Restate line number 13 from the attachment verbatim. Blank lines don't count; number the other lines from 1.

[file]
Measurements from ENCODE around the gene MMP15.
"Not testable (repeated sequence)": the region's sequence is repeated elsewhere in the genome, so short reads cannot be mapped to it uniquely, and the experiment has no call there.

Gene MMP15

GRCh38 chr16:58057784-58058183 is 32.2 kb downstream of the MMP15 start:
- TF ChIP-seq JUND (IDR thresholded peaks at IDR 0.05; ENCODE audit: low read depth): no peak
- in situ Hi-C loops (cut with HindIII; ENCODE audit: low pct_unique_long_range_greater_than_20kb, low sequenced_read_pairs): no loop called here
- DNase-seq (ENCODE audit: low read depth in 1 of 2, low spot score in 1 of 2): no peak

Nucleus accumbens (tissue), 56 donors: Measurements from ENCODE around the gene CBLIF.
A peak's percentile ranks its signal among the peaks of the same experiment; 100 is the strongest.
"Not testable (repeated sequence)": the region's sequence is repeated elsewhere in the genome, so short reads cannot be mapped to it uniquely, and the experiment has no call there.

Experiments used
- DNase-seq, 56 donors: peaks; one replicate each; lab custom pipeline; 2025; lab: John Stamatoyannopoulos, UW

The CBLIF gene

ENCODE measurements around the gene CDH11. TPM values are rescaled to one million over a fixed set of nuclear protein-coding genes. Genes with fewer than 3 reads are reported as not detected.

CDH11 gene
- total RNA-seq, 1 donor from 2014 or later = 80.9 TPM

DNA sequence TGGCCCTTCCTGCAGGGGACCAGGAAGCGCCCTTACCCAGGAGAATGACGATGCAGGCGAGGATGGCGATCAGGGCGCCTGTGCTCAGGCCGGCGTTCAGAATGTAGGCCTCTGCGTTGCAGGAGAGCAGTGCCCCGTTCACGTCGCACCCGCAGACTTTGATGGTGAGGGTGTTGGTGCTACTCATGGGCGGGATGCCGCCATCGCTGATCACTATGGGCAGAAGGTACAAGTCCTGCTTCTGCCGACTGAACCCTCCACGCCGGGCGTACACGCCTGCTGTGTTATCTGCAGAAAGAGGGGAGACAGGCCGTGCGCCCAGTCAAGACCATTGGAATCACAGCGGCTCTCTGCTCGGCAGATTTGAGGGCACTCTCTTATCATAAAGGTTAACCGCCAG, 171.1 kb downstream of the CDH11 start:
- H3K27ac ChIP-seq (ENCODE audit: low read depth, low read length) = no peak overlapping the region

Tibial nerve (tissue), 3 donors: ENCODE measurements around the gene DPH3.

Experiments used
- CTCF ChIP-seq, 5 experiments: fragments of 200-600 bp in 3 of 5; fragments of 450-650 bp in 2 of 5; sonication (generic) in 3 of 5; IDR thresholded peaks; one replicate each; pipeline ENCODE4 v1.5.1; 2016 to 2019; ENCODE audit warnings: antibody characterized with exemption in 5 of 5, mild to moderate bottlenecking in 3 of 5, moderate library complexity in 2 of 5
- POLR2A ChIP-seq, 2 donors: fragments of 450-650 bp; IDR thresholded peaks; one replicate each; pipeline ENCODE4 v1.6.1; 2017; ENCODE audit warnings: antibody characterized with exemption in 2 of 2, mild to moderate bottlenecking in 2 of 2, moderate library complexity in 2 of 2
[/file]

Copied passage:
The CBLIF gene